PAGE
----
A female employee may take FMLA leave in increments or part-time for pregnancy complications and/or for recovery from childbirth. Any eligible employee may take FMLA leave in increments or part-time in order to care for a seriously ill child or other close family member. However, parental leave to care for a healthy child must be taken on a full time basis in consecutive weeks. As always, your contract could permit intermittent or part time parental leave even though it is not required under the law.
16. Must parenting leave and other benefits be available to men as well as women?
FMLA leave is available to both men and women. State and federal employment discrimination laws also require that benefits, such as those in a collective bargaining agreement, must be equally available to men and women. Thus, if your contract allows female employees a full year of maternity leave, then it must allow male employees parenting leave on the same terms and conditions and with the same benefits that are given to females.
On the other hand, since only women experience pregnancy and childbirth, only women are entitled to sick leave and disability leave in connection with childbirth. The eight weeks of leave under the state MMLL is designed to cover the normal period of disability following childbirth and therefore is only available to women. (Some have argued, although it has not yet been the subject of any published court decision, that the MMLL should be interpreted to apply to men, as well, in order to comply with the Equal Protection clause of the Fourteenth Amendment to the U.S. Constitution. This argument is enhanced by the fact that the MMLL applies to women who may not actually be disabled for eight weeks and to women who have adopted children and hence have experienced no childbirth-related disability at all.)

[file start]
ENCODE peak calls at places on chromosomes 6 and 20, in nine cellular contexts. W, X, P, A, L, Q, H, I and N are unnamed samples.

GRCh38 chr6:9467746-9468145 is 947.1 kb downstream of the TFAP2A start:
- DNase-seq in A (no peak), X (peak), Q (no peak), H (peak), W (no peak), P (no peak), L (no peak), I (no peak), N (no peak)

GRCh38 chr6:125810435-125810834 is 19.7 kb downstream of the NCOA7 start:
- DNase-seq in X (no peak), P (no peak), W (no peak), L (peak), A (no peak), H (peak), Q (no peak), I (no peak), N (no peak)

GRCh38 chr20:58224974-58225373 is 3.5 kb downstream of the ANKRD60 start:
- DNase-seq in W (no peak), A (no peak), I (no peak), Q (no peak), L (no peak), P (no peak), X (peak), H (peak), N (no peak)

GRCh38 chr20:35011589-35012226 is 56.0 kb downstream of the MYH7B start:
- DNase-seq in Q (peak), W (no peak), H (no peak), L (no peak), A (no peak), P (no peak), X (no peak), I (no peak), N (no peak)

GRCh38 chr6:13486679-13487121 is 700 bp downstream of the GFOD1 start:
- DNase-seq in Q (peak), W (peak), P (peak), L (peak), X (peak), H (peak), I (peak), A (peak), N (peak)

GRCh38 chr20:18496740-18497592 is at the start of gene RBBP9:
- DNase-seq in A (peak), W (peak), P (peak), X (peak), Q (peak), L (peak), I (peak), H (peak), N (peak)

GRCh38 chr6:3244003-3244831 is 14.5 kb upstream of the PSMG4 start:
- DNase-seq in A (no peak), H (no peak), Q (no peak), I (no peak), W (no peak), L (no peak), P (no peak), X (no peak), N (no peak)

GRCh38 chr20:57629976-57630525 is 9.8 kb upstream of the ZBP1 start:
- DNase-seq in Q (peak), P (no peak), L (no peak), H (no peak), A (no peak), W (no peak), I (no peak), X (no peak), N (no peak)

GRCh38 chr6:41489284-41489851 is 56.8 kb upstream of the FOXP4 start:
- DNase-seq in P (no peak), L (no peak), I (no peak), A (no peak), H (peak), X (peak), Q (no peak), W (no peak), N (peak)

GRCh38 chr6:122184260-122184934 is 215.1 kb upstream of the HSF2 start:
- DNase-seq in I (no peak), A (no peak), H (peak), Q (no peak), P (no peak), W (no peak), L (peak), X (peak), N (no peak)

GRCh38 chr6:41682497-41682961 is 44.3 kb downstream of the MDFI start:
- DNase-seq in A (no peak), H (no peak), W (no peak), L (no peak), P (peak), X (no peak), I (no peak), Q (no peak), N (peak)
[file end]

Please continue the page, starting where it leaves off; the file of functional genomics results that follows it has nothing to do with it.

17. May my employer impose restrictions on when I must begin or end my maternity leave?
Generally the answer is no. The Pregnancy Discrimination Act (PDA) prohibits your employer from requiring you to leave your job before you want to, and the FMLA similarly leave the timing of your leave up to you. Under no circumstances may the employer force you to begin your leave sooner than you wish -- such as the beginning of a term.
18. If vacation weeks or periods between terms occur during my leave, do those weeks count against my MMLL, FMLA, or contractual entitlements? What about paid sick leave?
19. Does it matter whether or not I'm married?
20. If I can 't do all the things that I usually do on the job because of my pregnancy, can I get an alternate assignment?
Your employer must treat you the same as it treats other temporarily disabled employees. If the employer (or the collective bargaining agreement) offer light duty, part time work, or alternative assignments to other temporarily disabled employees, then you cannot be denied the same treatment.
Moreover, the state's disability discrimination law applies to pregnancy- related disabilities. If your condition is sufficiently disabling as to impair your ability to perform major life activities, then your employer may have to accommodate your disability through light duty , alternative assignments, room changes, etc. Whether such accommodations are reasonable or necessary depends upon the circumstances of each individual case.
21. Under what circumstances may my employer require me to supply medical certification?
You and your doctor determine in the first instance whether you are able to work. Your employer may not impose special medical verification requirements upon you just because you are pregnant. Moreover, your employer cannot require you to submit medical evidence in order to get the eight weeks of MMLL leave following your child's arrival.
For other periods of illness or disability relating to your pregnancy, your employer may request that you submit medical verification of your need for leave only if the employer normally requires a doctor's statement for other kinds of medical leave.